India on Thursday hit out at Turkish President Recep Tayyip Erdogan and the UK's junior foreign minister Nigel Adams for their "irresponsible" comments over violence in the national capital when it is going through a "sensitive time". External Affairs Ministry Spokesperson Raveesh Kumar said Erdogan's comments were "factually inaccurate" and driven by his "political agenda". Last week, the Turkish president had severely criticised India for the communal clashes in Delhi and even went on to call them "massacres of Muslims".
Kumar said India had made a strong demarche on the matter with the Turkish Ambassador in Delhi on Tuesday. "The comments are factually inaccurate and are driven by his political agenda. We do not expect such irresponsible statements from a Head of State," Kumar said. On the United Nations High Commissioner for Human Rights approaching the Supreme Court against the citizenship amendment law, Kumar said it is now for the top court to decide on the issue.
Asked about comments by Adams on the violence in Delhi, Kumar said the situation in the capital is fast returning to normal and that law enforcement agencies are doing their best to restore confidence and ensure that law and order is maintained. "Prime Minister has appealed for peace and brotherhood. Senior officials have visited the place of violence, peace committees have been formed and other steps have been taken in this direction," he said.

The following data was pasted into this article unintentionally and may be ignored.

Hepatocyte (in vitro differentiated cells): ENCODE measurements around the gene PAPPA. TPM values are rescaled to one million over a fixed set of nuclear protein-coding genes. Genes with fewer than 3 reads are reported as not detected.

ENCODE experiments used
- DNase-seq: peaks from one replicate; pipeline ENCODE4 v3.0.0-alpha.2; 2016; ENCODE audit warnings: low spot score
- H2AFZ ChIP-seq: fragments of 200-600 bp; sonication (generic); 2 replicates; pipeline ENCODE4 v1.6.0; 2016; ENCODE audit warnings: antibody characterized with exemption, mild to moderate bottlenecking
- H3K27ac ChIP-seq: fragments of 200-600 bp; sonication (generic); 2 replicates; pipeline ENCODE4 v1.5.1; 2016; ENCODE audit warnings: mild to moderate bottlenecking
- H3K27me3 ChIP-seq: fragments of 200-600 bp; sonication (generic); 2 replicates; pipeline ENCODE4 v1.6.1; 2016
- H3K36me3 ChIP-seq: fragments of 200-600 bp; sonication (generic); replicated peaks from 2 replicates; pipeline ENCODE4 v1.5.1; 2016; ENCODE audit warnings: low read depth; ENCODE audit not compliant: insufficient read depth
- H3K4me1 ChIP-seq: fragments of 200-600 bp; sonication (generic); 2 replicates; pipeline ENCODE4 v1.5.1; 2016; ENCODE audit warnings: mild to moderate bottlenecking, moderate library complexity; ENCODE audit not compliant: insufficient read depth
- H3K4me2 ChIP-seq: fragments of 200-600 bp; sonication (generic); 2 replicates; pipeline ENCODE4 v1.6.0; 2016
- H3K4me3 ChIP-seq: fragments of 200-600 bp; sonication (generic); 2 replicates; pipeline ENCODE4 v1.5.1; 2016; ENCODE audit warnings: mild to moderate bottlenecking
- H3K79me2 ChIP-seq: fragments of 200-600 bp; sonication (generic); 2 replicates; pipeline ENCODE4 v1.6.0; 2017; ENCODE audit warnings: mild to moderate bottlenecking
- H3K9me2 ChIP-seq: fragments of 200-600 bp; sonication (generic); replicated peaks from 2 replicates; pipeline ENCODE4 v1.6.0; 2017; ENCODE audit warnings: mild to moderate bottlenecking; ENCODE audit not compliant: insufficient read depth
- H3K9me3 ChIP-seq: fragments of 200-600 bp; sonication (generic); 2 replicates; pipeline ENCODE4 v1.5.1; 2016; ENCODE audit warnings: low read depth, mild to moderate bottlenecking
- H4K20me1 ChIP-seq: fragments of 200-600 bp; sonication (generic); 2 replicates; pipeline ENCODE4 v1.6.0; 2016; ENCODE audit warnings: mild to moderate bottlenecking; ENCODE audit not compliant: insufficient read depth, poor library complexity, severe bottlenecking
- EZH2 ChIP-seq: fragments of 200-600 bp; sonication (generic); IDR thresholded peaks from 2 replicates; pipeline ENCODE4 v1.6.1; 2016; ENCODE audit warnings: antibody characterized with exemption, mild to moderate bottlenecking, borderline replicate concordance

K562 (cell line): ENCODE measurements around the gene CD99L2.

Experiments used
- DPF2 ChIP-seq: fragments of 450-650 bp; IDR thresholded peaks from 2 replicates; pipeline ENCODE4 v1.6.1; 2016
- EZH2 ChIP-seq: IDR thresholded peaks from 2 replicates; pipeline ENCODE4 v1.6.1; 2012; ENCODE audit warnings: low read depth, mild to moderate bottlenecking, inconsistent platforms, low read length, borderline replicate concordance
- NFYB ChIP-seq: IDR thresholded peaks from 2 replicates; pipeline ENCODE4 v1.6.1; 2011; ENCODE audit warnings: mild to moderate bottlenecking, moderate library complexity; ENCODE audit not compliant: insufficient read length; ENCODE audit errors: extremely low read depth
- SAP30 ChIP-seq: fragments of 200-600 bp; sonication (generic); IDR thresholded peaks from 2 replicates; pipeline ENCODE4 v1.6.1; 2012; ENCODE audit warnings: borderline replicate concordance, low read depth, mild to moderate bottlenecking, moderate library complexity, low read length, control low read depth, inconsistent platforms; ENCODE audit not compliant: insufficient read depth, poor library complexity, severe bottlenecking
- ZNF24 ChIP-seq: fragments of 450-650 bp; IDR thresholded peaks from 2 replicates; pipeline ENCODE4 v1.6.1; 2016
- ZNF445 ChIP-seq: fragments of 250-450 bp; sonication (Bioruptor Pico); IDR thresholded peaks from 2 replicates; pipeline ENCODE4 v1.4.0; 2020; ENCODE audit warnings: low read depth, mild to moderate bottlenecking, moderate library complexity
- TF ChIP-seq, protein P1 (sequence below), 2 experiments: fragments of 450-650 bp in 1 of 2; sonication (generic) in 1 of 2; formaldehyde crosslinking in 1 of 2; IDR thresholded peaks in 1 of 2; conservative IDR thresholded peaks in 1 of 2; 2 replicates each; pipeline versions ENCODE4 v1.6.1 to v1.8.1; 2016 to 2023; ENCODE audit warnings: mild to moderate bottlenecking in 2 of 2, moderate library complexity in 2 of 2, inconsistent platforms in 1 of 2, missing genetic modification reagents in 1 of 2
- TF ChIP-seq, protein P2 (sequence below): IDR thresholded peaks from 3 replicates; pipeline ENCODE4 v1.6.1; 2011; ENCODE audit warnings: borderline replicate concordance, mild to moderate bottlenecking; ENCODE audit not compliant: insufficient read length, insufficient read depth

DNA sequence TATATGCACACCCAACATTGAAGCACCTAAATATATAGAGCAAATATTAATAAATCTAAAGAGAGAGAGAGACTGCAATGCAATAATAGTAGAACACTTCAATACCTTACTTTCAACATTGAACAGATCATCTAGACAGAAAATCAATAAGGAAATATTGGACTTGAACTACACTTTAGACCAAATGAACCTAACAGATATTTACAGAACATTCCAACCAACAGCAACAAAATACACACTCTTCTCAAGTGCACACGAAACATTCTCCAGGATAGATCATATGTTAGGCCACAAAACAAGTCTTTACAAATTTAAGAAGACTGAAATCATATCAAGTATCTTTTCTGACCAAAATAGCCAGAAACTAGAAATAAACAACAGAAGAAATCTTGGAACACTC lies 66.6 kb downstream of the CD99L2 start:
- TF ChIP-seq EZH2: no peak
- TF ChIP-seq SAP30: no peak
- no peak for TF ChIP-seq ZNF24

"At this sensitive time, we would urge people not to make any irresponsible comments and not to be influenced by selective and unsubstantiated narrative on the matter," he said. On Wednesday, Adams, the UK's Minister of State in the Foreign and Commonwealth Office (FCO), said the British government is concerned over the potential impact of the Citizenship Amendment Act (CAA) in India.
His response came following an urgent question on recent violence in India by Pakistani-origin Opposition Labour Party MP Khalid Mahmood in the House of Commons. The national capital witnessed horrific violence last week following clashes between supporters and those opposing CAA. According to authorities, at least 42 people were killed in the violence. There have been massive protests across India in the last two months over the new law with the opposition parties and rights groups terming it as violative of founding principles of the Constitution.
Rejecting the criticism, the government has been accusing the opposition parties of misleading people on the law for political gains. The new law provides for granting citizenship to non-Muslims from Pakistan, Afghanistan and Bangladesh who were victims of religious persecution.